A cold arctic high-pressure system is forecast to expand across the north-central United States, leading to well below-average temperatures across the Northern Plains by early next week before expanding southward.
Warmer-than-average temperatures for February will be the rule across the Plains this weekend, but they will quickly be replaced by highs in the single digits and teens by Tuesday.
The National Weather Service in Omaha, Nebraska, said a developing storm system is likely to bring "impactful" winter weather across parts of the Dakotas and Minnesota early next week. If the system tracks a bit farther south, it could clip northern portions of Nebraska and Iowa.
Low temperatures will plunge well below zero much of next week. Record-low temperatures will be threatened each morning. Denver could break its record low of minus 1 degree Wednesday morning.
The cold air will reach the Southern Plains by Wednesday, dropping temperatures as much as 40 degrees from the highs on Monday.
While quiet weather with a strong warming trend will last through the weekend and into early next week for the Tulsa, Oklahoma, area, the NWS said shower and thunderstorm chances will increase on Monday night and Tuesday. There is the potential for heavy rain and some strong storms.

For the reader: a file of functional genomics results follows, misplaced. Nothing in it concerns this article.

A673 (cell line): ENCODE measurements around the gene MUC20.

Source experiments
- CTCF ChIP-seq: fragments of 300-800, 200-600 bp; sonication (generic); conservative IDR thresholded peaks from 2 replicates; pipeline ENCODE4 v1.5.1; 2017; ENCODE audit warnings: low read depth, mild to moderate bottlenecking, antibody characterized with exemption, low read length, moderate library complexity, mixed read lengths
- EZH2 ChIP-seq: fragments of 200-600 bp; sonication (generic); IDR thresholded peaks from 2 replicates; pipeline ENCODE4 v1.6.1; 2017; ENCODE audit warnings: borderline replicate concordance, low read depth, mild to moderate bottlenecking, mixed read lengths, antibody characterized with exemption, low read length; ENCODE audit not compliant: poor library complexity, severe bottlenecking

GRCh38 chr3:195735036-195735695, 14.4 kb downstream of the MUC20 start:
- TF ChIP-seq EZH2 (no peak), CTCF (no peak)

Oklahoma City will be in the mid-70s on Monday. By Wednesday morning, it'll be in the mid-teens, with chances of wintry precipitation through Thursday.
Arkansas can expect below-average temperatures and above-average precipitation, according to NOAA's 6- to 10-day temperature and precipitation outlooks. The NWS in Little Rock, Arkansas, said next week looks to be fairly active with multiple systems impacting the state.